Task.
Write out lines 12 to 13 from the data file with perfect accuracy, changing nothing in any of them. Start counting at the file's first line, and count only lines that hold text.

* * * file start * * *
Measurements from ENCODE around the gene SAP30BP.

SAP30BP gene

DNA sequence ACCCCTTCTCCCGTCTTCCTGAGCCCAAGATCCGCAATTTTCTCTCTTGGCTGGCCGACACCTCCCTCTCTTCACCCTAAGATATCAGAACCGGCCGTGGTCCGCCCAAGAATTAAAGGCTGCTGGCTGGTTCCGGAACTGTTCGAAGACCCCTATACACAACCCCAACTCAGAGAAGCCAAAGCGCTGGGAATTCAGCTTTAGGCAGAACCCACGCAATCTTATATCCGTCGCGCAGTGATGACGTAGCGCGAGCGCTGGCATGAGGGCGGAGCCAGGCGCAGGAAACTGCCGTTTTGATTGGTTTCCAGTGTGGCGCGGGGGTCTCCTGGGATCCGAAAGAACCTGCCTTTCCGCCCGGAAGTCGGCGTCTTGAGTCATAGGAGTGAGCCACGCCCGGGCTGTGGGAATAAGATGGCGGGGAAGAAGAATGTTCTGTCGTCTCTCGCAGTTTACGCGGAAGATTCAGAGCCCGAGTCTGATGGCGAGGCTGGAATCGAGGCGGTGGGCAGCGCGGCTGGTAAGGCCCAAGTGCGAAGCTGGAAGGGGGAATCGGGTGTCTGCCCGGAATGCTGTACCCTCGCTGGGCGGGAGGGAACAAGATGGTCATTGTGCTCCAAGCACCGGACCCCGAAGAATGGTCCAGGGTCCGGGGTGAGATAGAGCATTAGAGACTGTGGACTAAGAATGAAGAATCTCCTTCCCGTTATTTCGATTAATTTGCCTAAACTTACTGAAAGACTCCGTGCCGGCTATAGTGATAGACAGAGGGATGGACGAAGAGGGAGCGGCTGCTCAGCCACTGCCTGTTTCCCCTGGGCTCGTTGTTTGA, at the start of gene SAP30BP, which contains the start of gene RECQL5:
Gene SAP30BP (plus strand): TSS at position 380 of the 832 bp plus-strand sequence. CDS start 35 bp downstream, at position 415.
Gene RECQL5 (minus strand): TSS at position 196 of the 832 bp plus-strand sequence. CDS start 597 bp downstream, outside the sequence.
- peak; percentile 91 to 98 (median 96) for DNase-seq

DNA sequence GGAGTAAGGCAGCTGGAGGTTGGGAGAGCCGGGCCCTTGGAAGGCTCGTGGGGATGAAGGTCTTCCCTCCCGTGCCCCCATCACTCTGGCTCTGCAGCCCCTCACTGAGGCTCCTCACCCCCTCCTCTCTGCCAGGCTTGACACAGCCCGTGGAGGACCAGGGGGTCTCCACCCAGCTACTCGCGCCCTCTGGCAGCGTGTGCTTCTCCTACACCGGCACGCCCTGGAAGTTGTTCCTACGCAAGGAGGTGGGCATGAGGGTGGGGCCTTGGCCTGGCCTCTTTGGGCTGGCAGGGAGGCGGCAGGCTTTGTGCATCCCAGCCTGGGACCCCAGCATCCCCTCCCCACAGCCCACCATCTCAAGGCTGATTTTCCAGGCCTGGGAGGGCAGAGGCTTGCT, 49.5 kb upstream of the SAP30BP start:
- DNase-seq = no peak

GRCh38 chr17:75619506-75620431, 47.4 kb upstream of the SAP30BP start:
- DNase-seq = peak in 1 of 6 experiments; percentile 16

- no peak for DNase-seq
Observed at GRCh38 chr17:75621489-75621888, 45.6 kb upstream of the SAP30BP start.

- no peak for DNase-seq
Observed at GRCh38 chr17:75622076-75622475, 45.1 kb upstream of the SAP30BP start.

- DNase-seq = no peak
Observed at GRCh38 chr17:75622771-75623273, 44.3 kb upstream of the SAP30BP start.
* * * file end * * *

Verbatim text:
Observed at GRCh38 chr17:75621489-75621888, 45.6 kb upstream of the SAP30BP start.

- no peak for DNase-seq